The accumulated data of people’s lives will aid in recalling information and events but also expand the scope of mass surveillance.
Internet of everything
One trillion internet-connected sensors will be harvesting data from the world by 2022.
These will help realise increased efficiency, better productivity, a higher quality of life, less environmental damage, lower cost goods and services and more. However, once again privacy could suffer, jobs could be lost to automation and hacking risks will increase.
Half of all domestic internet traffic will be related to smart appliances in the home by 2024.
Intelligent lightbulbs, heating, locks ventilation and the like will lower energy use and make homes more comfortable and secure. However the tech will also offer a detailed picture of people’s lives, reducing privacy, increasing opportunities for surveillance and cybercriminals.
By 2026 a city will be built that doesn’t need traffic lights due to the volume of urban data being collected and analysed.
These smart cities will cost less energy and money to run, be more productive, enable denser development, better quality of life and cause less environmental damage. Yet again, these improvements come with the risk of greater surveillance and hacking.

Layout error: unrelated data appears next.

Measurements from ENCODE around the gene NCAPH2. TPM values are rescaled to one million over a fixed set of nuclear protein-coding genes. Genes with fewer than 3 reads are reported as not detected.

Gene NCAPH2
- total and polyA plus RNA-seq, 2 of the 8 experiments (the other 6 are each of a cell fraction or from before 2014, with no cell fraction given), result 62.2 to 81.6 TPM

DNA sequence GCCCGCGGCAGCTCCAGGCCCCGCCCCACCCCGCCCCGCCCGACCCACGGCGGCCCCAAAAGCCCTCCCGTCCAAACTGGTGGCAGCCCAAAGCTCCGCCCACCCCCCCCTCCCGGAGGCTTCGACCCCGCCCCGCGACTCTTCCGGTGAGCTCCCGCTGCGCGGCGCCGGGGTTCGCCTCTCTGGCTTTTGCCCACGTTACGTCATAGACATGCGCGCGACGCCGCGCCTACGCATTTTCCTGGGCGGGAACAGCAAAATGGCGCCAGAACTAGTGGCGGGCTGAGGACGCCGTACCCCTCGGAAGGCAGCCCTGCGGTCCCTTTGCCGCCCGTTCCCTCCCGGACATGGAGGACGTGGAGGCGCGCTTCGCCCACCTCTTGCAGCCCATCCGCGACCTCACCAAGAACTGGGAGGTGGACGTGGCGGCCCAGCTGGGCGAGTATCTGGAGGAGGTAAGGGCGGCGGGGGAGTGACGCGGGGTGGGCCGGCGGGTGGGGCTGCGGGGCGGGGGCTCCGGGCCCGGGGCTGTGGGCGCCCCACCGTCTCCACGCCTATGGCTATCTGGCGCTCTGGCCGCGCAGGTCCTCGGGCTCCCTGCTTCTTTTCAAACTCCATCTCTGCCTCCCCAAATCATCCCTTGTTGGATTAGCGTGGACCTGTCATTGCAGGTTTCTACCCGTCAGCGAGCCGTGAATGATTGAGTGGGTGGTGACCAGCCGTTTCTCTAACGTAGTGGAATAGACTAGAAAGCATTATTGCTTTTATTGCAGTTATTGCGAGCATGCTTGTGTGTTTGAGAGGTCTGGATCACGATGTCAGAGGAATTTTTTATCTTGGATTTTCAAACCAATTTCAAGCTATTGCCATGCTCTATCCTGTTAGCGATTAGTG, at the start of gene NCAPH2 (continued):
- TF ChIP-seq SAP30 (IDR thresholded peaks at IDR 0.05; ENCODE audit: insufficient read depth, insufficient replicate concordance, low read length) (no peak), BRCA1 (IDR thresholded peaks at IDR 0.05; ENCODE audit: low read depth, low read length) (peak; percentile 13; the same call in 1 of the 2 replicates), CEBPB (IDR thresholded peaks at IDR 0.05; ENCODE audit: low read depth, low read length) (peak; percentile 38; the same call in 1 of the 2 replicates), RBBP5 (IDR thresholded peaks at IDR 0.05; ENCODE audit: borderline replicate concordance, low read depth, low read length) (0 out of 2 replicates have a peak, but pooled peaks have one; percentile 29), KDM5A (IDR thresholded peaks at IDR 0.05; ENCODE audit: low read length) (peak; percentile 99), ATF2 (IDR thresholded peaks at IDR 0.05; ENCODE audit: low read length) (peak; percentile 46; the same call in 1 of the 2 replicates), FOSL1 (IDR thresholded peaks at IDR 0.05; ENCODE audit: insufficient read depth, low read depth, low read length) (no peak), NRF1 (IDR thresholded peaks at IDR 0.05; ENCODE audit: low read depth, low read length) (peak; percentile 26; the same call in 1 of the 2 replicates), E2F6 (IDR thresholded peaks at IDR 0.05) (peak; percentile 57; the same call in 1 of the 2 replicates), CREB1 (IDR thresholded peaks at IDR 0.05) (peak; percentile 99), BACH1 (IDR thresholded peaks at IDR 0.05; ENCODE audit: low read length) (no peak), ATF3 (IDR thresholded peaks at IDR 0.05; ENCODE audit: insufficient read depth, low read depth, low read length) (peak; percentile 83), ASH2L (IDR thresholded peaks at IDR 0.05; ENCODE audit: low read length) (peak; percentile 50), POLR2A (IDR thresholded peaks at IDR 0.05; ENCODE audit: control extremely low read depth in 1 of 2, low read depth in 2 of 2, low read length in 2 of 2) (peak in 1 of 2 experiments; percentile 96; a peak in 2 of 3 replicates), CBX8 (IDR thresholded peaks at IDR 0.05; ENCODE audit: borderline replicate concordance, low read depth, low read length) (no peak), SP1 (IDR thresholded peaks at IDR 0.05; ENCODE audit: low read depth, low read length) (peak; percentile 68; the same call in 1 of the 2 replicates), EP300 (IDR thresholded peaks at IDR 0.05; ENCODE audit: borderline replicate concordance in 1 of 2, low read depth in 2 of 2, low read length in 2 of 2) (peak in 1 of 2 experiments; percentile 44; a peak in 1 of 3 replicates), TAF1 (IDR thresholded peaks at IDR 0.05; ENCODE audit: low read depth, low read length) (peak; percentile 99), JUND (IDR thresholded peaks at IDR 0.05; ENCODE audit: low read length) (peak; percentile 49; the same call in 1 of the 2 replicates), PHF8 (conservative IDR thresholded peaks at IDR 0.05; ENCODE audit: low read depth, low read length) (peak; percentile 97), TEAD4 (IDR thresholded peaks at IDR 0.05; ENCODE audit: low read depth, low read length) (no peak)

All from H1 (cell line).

The entire history of you
By 2023 a government will give up on collecting census data in favor of collating and inferring information about citizens from the various databases available.
The upside will be the ability to make better decisions more rapidly, the down increased erosion of privacy and questions about the reliability of the data and the analysis of it.
One in 10 of cars will be driverless by 2026, leading to safer journeys and the ability to relax or work during trips.
Less welcome will be job losses among taxi and truck drivers, restrictions on manual driving and a greater risk from hacking.
AI takes charge
The first AI will sit on a corporate board of directors by 2026.
Software will help firms make rational, data-driven decisions and reducing bias but also adding complexity to corporate accountability and introducing the risk of miscommunication between humans and machines.